Gold: I grew up around music. My dad was in a band, had instruments everywhere, records etc. I was to desensitised or inpatient to pick up a certain instrument (a.k.a no natural talent). So I started writing when I was 14 to ward off the evils that were in my immediate surroundings in an attempt to channel all the negatives. It wasn’t really a positive outlet for me at first because I still Fucked up as a teenager and should have been locked up or dead (still might happen, ha) somewhere along the way.

I end up starting a crew back in the day called Secret Society with about 20 fools and that went defunct really quick because 20 teenagers can’t get any thing good accomplished. From there I met the Oldominion crew and they really helped me get an understanding the craft and the “game”.

As a solo artist (w/ no album) I did a good amount of traveling and shows but really didn’t have any direction. From there I connected with SP and the rest is in the ashtray.

Ethic: Coolio’s song “Gangsters Paradise”. It spoke to me.

Sandpeople Photos Copyright: Jeremiah Deasey for www.UpheavalDesign.com

You are a 10 man strong crew what are some of the benefits and disadvantages of having so many members?

IAME:
I think it gets a little competitive but that’s a good thing. Some people are surrounded by wack artists so they think they are dope but don't have anyone to really push them to advance. Its also hard to organize and sometimes there is a clash of ideas or personalities. But these are natural things and I think we function pretty smoothly for a large group. The advantages are endless. Its easier to create music, to market it. I mean really we can do a lot with 10 people. I think we could utilize it even more but it is still a big advantage.

Gold: Some of the advantages are that we can rob a bank in under two minutes. Make a show that no people came out to turn into a show that 10 people came out to.

Disadvantages are trying to make shit happen when they are conflicting schedules and everyone has their own life and their own shit going on with work, family, alcoholism etc.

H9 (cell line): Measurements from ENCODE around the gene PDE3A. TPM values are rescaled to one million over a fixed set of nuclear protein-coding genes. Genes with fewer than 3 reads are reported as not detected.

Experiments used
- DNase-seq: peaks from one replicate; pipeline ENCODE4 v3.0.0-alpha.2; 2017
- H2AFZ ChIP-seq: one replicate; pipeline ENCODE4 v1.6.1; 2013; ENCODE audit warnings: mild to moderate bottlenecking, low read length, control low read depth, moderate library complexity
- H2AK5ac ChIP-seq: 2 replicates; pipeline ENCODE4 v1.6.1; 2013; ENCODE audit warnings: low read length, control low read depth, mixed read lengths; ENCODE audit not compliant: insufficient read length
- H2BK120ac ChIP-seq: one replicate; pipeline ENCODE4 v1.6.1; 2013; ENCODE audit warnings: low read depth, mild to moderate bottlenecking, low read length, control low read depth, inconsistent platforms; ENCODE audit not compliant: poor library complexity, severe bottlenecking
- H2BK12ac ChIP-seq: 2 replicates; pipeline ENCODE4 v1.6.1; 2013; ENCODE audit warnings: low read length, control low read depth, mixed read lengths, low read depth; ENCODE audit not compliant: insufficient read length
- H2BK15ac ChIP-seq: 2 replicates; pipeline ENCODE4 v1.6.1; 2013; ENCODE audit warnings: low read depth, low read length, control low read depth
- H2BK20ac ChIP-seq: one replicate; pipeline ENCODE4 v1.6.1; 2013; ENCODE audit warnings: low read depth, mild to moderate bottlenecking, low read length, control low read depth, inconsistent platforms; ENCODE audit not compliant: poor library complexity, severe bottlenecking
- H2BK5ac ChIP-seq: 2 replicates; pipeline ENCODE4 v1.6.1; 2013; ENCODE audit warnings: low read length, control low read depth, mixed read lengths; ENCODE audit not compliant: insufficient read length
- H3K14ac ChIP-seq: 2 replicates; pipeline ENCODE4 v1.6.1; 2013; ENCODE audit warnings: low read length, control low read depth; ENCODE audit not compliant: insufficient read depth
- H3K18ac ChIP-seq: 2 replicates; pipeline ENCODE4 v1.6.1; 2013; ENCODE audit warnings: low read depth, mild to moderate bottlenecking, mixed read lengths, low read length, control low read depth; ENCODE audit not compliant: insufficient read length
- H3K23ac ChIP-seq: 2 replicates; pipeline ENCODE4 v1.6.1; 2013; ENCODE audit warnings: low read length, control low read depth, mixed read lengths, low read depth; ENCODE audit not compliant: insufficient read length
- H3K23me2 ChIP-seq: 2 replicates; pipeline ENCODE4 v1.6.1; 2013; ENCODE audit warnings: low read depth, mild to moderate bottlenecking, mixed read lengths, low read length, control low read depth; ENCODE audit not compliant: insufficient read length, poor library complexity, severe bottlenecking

Ethic: Advantages: diversity in style, strength in numbers, consistent releases (between crew, group, solo). Disadvantages: what they said.

You self-released your debut Points of View how did that album come about and what was the reaction like when you first hit the scene?

IAME:
We did that album really fast and it was almost more of a compilation. We were still getting to know each other but it was really the foundation for what we have today. We were still in the developmental stage I guess.

Gold: It came about in a dorm room. I didn’t even know that it was getting any love beyond Portland and Eugene at first but it seemed to be well received.

Ethic: That was a whirlwind project and I hadn’t even met half of the crew before it was released. Some of us didn’t even know it was going to be the beginning of a multi-year effort. It was surprisingly well received and was even the project that first led to interest from Epic Records.

Sandpeople Photos Copyright: Jeremiah Deasey for www.UpheavalDesign.com

I read a quote from one of you saying you all have a “deeply ingrained work ethic and self imposed high standards” why is that and how does it affect your music?

IAME: